Grit Blogs > Panthers Hollow

Fall Gardening — I Keep Trying!

Jennifer QuinnFall garden

When I was a backyard gardener, I made a few attempts at starting a fall crop of spinach. As far as I can remember, none ever came up. I was puzzled by this, but I wasn’t motivated enough to try and figure out why. Now at Panther’s Hollow, I’ve been more serious about making my garden as productive as possible and have read a number of articles and attended presentations on the joys of fall — or even year-round — gardening.

So far my efforts have focused mainly on growing brassicas, since they are cool-season and, I believe, mostly frost-tolerant crops. Well, last year I had a number of cabbages started when the groundhog apparently got in and nibbled them all down to nothing! This year I put a hot wire around the bottom of my fence, but I haven’t seen the groundhog since mid-summer, so I can’t say whether or not that would have helped. In any case, I now have a few decent kale plants (a first for me), a few cabbages, and some very chewed-up Brussels sprout plants to show for my efforts. But out of the couple dozen spinach seeds I sowed, only seven plants have emerged and survived — and these are pitifully small!

On the advice of a neighbor, I set out my Brussels sprout plants in July rather than in May as I used to, but I think I’ll return to my earlier practice next year. With only three weeks left in the growing season, they haven’t developed even the tiniest sprouts. I don’t think it’s entirely due to the dry weather, or the fact that I planted them in a layer of only half-finished compost mixed with a little soil over a kill mulch of cardboard and weeds.

I have noticed, though, that the rows of kale I planted in bare earth grew much better than the ones I planted in the compost mixture, and I’ve since learned that brassicas need really firm soil. I wanted to do the kill mulch because the weeds were so bad, but obviously this was a bad idea for brassicas. In fact, even the few spinach plants that came up in my bare-soil plot have done better than in the beds where I added the above-mentioned compost. It’s those darned wood shavings I use for chicken litter — they take forever to break down! I’m starting to use straw more than shavings, so hopefully in the future I’ll actually have finished compost when I want it. But here’s another thing I’m learning: it’s probably better to add nothing to the soil than to add half-finished compost!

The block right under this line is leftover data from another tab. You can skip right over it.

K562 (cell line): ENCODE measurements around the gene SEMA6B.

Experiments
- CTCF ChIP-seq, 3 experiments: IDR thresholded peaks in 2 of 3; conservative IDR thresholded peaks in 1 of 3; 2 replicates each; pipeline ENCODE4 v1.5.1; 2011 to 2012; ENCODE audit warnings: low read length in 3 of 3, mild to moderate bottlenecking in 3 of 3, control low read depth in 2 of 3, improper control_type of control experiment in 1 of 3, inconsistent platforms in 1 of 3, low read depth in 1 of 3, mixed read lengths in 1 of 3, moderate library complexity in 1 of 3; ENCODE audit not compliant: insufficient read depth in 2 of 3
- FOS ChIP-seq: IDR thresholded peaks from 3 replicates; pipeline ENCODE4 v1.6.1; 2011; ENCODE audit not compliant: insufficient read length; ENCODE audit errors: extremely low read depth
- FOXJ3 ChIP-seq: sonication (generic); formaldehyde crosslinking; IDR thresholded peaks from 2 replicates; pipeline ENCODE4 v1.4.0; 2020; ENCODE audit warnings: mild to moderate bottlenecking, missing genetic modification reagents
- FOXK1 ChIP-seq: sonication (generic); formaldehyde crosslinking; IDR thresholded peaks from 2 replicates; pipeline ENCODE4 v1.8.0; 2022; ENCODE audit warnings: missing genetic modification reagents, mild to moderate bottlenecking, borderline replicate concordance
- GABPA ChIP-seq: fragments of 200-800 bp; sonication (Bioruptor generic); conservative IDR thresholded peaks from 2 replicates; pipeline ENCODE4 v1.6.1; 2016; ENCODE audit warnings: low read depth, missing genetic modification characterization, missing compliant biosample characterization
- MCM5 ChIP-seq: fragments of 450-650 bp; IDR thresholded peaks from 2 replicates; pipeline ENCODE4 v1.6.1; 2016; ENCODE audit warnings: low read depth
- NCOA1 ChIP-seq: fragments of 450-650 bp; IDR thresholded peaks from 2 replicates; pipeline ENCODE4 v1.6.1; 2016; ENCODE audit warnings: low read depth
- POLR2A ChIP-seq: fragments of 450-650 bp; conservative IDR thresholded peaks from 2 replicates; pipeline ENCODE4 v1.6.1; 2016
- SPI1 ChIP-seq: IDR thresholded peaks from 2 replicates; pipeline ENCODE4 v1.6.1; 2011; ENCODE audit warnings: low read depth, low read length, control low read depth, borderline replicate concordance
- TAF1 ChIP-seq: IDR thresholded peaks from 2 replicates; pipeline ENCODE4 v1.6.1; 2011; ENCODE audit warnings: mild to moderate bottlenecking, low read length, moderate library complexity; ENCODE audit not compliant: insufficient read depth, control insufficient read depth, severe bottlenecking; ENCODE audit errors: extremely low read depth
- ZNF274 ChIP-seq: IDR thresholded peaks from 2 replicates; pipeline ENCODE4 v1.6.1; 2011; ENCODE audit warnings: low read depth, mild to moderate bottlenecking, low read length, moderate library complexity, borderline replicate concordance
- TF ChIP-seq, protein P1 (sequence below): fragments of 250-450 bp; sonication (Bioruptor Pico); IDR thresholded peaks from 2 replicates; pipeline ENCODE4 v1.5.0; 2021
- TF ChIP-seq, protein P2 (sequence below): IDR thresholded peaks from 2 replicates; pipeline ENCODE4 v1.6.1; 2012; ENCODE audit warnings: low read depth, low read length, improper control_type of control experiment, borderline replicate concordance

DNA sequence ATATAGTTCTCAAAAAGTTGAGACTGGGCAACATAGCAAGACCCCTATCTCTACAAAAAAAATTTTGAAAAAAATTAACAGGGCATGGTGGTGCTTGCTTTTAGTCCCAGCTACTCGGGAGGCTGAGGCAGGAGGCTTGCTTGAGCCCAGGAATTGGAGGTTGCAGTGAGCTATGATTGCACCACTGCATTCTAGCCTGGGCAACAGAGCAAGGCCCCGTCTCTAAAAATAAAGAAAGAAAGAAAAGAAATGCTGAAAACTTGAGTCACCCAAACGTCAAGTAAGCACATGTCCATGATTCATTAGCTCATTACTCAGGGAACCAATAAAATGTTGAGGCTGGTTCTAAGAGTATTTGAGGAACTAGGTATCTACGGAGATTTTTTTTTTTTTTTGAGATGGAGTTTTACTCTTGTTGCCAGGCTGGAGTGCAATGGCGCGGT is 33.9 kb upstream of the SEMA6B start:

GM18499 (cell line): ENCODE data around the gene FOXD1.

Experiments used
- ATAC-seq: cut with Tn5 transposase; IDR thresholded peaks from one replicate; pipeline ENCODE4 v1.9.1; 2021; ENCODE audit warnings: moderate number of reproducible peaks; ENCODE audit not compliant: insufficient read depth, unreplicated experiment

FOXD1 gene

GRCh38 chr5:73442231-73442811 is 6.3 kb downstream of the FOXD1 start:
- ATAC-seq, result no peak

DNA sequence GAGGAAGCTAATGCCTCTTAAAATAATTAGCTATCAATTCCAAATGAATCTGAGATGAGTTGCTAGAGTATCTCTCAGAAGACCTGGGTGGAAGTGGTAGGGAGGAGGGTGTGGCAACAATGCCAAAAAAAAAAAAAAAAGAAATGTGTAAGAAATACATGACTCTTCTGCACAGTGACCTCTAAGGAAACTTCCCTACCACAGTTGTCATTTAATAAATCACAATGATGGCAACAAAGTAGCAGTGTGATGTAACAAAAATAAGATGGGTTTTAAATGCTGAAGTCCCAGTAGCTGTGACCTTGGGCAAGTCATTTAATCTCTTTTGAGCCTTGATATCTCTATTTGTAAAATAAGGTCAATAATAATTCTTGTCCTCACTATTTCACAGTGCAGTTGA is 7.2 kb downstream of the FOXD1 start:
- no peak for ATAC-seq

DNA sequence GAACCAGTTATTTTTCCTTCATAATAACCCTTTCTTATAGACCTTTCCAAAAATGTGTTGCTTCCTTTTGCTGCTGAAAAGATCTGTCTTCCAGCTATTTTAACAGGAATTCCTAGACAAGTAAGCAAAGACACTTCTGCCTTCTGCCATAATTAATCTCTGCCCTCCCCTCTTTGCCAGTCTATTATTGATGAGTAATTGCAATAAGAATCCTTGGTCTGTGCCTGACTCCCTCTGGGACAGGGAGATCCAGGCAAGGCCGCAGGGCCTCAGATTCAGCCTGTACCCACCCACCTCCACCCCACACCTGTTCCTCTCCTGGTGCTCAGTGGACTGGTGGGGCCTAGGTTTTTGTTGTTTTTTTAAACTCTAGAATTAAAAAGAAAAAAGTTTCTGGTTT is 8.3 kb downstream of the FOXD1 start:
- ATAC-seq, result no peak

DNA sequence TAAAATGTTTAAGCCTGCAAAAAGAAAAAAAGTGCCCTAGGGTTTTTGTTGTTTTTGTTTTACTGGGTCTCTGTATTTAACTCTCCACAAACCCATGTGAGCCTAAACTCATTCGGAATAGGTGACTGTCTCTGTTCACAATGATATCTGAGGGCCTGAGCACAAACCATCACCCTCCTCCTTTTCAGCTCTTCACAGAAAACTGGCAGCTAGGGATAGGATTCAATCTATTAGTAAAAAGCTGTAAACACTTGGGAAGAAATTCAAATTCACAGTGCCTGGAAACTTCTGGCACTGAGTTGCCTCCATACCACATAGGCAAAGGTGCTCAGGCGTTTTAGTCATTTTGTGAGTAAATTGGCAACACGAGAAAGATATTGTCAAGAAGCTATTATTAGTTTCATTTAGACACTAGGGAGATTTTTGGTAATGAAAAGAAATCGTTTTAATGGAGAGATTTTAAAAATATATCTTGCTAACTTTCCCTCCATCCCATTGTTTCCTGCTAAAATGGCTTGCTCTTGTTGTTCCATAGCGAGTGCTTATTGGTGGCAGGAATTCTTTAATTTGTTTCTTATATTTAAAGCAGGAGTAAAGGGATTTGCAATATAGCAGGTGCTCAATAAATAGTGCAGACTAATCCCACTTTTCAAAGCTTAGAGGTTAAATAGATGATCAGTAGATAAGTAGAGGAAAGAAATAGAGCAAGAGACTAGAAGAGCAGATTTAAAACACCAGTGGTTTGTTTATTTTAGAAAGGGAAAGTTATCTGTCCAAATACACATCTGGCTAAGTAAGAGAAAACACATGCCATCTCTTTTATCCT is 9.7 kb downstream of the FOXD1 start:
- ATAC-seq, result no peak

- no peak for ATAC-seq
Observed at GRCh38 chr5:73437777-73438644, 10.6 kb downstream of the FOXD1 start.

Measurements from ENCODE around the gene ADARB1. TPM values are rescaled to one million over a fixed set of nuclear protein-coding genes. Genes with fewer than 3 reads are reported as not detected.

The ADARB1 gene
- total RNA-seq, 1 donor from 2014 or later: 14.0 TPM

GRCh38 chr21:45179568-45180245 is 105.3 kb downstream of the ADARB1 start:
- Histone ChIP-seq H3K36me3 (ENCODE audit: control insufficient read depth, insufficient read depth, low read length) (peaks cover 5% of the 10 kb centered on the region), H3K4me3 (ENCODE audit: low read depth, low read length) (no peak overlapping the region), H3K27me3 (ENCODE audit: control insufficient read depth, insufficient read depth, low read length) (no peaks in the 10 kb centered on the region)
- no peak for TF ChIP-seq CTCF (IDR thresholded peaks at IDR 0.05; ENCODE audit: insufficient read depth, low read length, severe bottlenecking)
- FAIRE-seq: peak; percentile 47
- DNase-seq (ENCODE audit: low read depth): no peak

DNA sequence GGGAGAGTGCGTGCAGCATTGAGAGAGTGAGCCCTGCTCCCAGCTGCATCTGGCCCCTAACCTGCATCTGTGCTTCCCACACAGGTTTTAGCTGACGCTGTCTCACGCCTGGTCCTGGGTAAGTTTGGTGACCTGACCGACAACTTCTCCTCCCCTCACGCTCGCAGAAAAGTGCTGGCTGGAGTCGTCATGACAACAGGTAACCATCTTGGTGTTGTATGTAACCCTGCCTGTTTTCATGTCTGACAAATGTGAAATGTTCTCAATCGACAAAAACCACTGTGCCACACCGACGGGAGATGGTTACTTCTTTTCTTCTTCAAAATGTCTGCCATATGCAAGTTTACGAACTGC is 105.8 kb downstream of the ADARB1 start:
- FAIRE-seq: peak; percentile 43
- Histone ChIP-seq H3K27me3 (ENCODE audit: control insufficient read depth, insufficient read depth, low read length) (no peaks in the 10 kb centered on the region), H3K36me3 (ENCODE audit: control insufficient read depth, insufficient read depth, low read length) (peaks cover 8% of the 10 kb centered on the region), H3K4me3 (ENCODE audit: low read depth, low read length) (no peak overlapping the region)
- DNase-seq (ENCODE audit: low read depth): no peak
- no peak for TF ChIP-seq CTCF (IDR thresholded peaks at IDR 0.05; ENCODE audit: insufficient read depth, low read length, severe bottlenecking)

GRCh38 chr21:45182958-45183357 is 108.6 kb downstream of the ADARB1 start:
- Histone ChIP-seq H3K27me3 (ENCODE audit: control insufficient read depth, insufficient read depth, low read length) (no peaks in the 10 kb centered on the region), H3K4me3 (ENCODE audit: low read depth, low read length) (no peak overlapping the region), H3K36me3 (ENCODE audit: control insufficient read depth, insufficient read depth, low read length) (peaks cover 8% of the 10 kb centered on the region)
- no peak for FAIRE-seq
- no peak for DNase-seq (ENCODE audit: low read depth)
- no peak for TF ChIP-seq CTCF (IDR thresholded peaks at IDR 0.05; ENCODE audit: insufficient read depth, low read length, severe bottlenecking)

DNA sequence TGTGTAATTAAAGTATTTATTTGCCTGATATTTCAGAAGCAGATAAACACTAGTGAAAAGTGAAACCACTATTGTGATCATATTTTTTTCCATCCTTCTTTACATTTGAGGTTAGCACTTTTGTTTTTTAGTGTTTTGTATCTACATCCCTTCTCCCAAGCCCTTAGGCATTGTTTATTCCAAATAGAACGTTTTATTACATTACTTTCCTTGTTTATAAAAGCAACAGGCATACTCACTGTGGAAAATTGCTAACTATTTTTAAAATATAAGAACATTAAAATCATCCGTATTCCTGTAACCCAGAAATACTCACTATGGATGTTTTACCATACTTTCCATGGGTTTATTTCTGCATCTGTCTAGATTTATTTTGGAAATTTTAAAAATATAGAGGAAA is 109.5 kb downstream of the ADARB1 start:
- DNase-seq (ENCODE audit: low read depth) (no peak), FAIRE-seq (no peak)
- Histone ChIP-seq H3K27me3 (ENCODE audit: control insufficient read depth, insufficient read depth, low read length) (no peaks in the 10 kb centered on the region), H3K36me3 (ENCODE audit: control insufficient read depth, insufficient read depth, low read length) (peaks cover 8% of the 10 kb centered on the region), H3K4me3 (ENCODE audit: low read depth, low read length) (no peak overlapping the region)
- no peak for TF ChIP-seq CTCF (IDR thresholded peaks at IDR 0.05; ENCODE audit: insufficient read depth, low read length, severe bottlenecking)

Besides that, I guess I need to start using row covers for my cabbages and Brussels sprouts, since I’ve been plagued with a never-ending stream of cross-striped cabbage worms. I’ve been squishing them almost every day, and there are always more. It’s especially difficult with these two vegetables, since they start in the rolled-up leaves at the top where you can’t see them. I tried draping burlap over the plants, but that didn’t seem to help. I wonder if diatomaceous earth would have worked? Fortunately, the kale plants seem to have escaped their attention for the most part, along with the red cabbages.

Here’s a question about red cabbages: I understand they have to overwinter and will take a full year to mature. Can anyone tell me how this is done? Do I have to mulch them over completely before frost hits, or what?

I made another interesting discovery with regard to the cabbage worms: I’ve noticed a multitude of brownish moths feeding constantly on the marigolds that were blooming at the edge of the brassica patch. I suspect these are the cabbage worm moths, so I’ve since removed the marigolds. The intercropping enthusiasts seem to recommend planting marigolds practically everywhere, but I guess in some situations it’s best to cut them back before flowering. Too bad — they look so nice in the garden!